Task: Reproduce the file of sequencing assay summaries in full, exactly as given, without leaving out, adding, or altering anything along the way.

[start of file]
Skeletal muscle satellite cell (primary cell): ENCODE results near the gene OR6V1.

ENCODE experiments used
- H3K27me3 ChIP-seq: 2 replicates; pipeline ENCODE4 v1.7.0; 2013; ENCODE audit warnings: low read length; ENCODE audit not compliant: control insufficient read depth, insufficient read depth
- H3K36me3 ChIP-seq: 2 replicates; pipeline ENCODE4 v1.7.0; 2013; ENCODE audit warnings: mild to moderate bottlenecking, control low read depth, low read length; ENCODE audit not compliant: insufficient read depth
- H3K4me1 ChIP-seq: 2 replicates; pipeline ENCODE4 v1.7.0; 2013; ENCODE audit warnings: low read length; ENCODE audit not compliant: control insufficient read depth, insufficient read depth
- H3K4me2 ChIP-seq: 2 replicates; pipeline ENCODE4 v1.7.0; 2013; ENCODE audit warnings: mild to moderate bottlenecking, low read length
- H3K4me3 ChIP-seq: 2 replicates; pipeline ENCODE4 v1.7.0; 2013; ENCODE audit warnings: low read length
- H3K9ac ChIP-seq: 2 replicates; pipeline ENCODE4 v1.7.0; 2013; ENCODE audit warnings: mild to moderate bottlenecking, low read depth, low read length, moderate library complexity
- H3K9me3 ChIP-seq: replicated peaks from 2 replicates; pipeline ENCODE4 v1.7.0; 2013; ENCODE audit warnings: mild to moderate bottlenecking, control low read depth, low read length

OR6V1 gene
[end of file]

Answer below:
Skeletal muscle satellite cell (primary cell): ENCODE results near the gene OR6V1.

ENCODE experiments used
- H3K27me3 ChIP-seq: 2 replicates; pipeline ENCODE4 v1.7.0; 2013; ENCODE audit warnings: low read length; ENCODE audit not compliant: control insufficient read depth, insufficient read depth
- H3K36me3 ChIP-seq: 2 replicates; pipeline ENCODE4 v1.7.0; 2013; ENCODE audit warnings: mild to moderate bottlenecking, control low read depth, low read length; ENCODE audit not compliant: insufficient read depth
- H3K4me1 ChIP-seq: 2 replicates; pipeline ENCODE4 v1.7.0; 2013; ENCODE audit warnings: low read length; ENCODE audit not compliant: control insufficient read depth, insufficient read depth
- H3K4me2 ChIP-seq: 2 replicates; pipeline ENCODE4 v1.7.0; 2013; ENCODE audit warnings: mild to moderate bottlenecking, low read length
- H3K4me3 ChIP-seq: 2 replicates; pipeline ENCODE4 v1.7.0; 2013; ENCODE audit warnings: low read length
- H3K9ac ChIP-seq: 2 replicates; pipeline ENCODE4 v1.7.0; 2013; ENCODE audit warnings: mild to moderate bottlenecking, low read depth, low read length, moderate library complexity
- H3K9me3 ChIP-seq: replicated peaks from 2 replicates; pipeline ENCODE4 v1.7.0; 2013; ENCODE audit warnings: mild to moderate bottlenecking, control low read depth, low read length

OR6V1 gene